But the first set of positionings are self-positionings; and the second are attributions of desired positionings, which most often are attributed to people by other people. Guilt, of course, is an interesting category; and Jewish guilt has long been used by Jews in ironic self-description, not about a particular thing but about everything. Now, we know, Jewish guilt needs to have an object. As does Israeli guilt: they’re not necessarily overlapping, even if the object of their guilt might be the same: Palestinians.




Palestinians, on their part, might feel that there is neither political gain nor moral redemption in being or becoming the objects of Israeli guilt, or of Jewish anti-Zionist legitimation. If not all of them dismiss any reference to such subjectivities (because we were slaves in the land of Egypt … or because we suffered in the Holocaust … and no one else should suffer anything comparable) as ‘Jewish psychodrama’, the divergences of opinion and subjectivities among ‘the Palestinian people’ are of less importance to formulations driven by Jewish or Israeli guilt. And if white guilt about a colonial past is shared among some sufferers from Jewish guilt, or projected onto Jews-as-Zionists-as-settler-colonisers by the white guilty, or by the non-Israeli Jewish guilty … we shall never know for sure, because no one is certain about their subjectivities and its motivations. Least of all someone attributing this externally. And so, we can throw ad hominem remarks thick and fast through air made smoky by the sights and sounds of bombs and of burning flesh.


And so it might well come to pass, after the self-righteous sounds of fury have exhausted themselves, that we are thrown back on something very old-fashioned and unreconstructed: the rational argument. This would not, at first glance, seem to be something at odds with an emotive connection with the subject being studied or observed, or the people whose experiences are at stake. But now, in an age of sectarianism, the idea of a common humanity has been defeated by the idea of the human as a Eurocentric, Enlightenment plot to colonise the Global South. We cannot rely either on compassion or empathy with people unlike ‘us’ but to whom we are not bound by guilt in a victim-perpetrator binary. All that we seem to have is the narcissism of authentic self-pity, and the moral demand that everyone else at least pretends to make room for that.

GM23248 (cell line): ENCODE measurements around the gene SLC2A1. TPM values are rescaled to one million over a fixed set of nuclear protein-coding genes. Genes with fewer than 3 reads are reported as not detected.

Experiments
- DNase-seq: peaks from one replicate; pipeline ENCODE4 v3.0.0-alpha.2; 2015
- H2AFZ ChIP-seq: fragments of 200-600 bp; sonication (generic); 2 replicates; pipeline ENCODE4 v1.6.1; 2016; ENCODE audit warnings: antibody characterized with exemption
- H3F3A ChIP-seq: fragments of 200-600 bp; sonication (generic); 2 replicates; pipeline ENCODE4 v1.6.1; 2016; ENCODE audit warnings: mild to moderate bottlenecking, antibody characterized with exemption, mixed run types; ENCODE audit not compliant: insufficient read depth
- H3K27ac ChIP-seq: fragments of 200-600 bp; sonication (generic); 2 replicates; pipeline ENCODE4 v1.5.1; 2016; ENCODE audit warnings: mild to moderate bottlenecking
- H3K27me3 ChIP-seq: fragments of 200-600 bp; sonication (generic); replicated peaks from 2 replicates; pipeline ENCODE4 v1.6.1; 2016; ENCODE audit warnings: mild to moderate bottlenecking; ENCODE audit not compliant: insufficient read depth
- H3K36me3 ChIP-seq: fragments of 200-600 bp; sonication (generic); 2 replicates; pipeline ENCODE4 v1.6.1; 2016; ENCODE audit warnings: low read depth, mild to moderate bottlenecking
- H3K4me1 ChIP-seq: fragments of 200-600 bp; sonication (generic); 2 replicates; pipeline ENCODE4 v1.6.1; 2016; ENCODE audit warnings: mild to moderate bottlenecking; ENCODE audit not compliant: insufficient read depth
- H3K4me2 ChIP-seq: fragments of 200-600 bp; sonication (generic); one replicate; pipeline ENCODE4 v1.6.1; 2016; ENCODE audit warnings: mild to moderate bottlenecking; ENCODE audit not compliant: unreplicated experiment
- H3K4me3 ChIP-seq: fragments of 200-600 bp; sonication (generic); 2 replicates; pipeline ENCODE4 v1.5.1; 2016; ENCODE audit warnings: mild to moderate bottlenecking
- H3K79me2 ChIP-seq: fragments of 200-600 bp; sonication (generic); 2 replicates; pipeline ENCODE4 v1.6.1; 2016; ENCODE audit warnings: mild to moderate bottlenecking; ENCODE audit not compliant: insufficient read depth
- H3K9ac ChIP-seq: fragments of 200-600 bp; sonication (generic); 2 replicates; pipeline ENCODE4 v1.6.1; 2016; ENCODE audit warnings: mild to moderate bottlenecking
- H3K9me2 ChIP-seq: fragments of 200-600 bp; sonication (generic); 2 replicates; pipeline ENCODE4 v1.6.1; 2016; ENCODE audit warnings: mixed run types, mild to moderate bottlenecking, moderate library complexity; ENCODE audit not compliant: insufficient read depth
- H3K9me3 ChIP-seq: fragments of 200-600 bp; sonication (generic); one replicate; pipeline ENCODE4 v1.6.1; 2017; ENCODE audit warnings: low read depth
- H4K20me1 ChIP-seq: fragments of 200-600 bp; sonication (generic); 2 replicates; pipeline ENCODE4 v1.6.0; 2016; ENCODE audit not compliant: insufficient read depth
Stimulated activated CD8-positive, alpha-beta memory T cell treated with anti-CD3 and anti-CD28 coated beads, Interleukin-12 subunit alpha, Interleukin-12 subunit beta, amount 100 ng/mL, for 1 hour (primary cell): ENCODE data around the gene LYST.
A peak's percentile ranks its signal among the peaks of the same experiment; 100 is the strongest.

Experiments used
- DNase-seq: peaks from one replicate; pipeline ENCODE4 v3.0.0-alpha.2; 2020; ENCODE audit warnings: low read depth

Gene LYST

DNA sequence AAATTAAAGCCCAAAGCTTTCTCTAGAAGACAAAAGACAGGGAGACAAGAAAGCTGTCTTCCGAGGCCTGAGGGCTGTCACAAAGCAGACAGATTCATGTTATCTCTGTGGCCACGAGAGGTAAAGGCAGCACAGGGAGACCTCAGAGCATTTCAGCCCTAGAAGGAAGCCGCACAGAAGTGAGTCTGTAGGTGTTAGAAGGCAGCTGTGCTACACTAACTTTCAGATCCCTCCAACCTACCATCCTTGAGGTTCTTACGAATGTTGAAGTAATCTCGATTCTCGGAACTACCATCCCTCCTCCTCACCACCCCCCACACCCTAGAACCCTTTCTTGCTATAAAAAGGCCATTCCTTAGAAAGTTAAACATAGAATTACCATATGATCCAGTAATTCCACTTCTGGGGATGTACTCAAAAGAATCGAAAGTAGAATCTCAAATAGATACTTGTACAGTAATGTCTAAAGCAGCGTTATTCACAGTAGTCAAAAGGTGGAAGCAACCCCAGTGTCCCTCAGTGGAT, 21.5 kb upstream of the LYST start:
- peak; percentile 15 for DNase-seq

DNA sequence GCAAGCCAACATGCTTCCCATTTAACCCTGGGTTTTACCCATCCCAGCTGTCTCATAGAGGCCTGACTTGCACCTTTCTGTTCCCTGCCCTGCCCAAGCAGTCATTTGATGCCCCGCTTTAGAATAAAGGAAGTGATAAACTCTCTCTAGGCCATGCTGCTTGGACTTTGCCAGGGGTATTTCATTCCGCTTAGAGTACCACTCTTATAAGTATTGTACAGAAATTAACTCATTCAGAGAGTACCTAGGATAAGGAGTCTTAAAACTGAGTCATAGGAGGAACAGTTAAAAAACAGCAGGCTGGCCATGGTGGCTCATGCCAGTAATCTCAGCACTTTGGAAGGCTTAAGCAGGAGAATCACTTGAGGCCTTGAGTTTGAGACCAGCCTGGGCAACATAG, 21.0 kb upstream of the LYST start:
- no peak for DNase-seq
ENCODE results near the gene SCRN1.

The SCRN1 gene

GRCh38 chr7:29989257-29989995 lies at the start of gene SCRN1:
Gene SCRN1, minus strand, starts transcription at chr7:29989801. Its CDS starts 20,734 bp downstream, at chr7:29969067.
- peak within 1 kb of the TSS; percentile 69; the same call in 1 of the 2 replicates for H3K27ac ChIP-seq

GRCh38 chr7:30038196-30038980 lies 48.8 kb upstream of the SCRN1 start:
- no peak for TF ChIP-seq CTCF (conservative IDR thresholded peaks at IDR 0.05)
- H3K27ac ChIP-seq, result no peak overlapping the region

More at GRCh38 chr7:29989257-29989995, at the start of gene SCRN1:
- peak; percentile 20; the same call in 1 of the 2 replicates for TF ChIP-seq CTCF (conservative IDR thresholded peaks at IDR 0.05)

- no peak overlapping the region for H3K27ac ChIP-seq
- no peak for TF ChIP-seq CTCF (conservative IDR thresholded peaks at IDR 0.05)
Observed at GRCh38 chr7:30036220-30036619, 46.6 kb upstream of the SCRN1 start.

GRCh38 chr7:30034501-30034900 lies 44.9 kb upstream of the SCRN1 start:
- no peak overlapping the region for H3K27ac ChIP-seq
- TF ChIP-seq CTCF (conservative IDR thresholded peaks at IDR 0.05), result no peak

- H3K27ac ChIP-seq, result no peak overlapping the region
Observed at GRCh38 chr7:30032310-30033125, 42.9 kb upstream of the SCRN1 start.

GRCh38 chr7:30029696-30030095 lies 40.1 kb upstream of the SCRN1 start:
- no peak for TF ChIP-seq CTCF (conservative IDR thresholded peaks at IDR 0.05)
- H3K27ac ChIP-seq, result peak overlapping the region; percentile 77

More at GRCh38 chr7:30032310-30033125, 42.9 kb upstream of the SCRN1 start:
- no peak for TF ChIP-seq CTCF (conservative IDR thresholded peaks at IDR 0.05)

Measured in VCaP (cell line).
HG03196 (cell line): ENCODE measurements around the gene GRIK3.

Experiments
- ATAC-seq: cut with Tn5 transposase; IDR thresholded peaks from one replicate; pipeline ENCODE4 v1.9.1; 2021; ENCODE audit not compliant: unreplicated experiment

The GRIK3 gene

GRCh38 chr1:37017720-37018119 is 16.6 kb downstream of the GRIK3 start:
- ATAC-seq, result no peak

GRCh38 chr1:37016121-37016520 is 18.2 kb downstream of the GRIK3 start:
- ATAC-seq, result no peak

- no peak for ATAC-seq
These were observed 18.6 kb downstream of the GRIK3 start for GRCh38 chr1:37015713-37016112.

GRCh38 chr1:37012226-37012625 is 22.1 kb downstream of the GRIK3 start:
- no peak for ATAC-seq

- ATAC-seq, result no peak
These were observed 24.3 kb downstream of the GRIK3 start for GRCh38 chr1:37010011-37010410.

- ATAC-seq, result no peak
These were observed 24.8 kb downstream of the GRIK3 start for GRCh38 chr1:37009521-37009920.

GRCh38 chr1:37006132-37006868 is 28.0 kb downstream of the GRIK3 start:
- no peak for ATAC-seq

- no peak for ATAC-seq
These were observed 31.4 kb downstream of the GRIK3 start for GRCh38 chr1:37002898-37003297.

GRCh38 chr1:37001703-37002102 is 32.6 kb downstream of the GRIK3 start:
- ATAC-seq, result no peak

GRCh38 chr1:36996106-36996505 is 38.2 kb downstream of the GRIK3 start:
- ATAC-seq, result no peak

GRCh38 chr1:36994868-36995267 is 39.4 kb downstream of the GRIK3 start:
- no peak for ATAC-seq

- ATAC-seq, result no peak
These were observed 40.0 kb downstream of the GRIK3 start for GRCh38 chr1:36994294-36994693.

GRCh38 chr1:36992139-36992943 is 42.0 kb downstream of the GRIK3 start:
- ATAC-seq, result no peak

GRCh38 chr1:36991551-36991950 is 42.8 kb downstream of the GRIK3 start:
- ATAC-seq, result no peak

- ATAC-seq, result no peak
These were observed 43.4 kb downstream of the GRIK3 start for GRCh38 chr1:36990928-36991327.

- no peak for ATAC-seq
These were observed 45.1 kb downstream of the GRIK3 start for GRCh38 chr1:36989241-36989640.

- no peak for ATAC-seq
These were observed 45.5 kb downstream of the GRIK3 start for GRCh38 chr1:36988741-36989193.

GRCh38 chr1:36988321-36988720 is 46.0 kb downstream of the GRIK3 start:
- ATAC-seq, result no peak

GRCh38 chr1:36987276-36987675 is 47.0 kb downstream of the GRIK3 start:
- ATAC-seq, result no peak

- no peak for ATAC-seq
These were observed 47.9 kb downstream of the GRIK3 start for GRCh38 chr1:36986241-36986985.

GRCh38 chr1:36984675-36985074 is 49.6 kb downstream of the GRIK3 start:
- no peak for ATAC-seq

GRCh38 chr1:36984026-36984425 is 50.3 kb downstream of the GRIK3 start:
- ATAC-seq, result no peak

But who will make the rational arguments? Does anyone remember how to make them? There was a time when it was the job of specialists, academic or political, to provide well-considered, non-partisan perspective: not that they were not permitted to have private views, but these ‘affective’ positions, as we’d call them now, were considered poor guides to action, given that they were by definition misleading, self-deluding, subjective, and unreliable. The idea of a professional point of view that was merely partisan, and which downplayed, underplayed, or ignored, evidence and/or arguments that were known to exist in the public domain, was a contradiction in terms. Now, interested parties representing identitarian perspectives demand, more or less, that a partisan voice is necessary in order to represent a perspective authentically. Conflict of interest in such matters is not recognised; the partisan voice is supposed to dominate or silence other perspectives. The partisan is now the king of the castle: even those who demand an abandonment of subjectivities and insist on universalisable principles as the basis of public action, find themselves participating in public debates #asaJew. Or from other sectarian positions.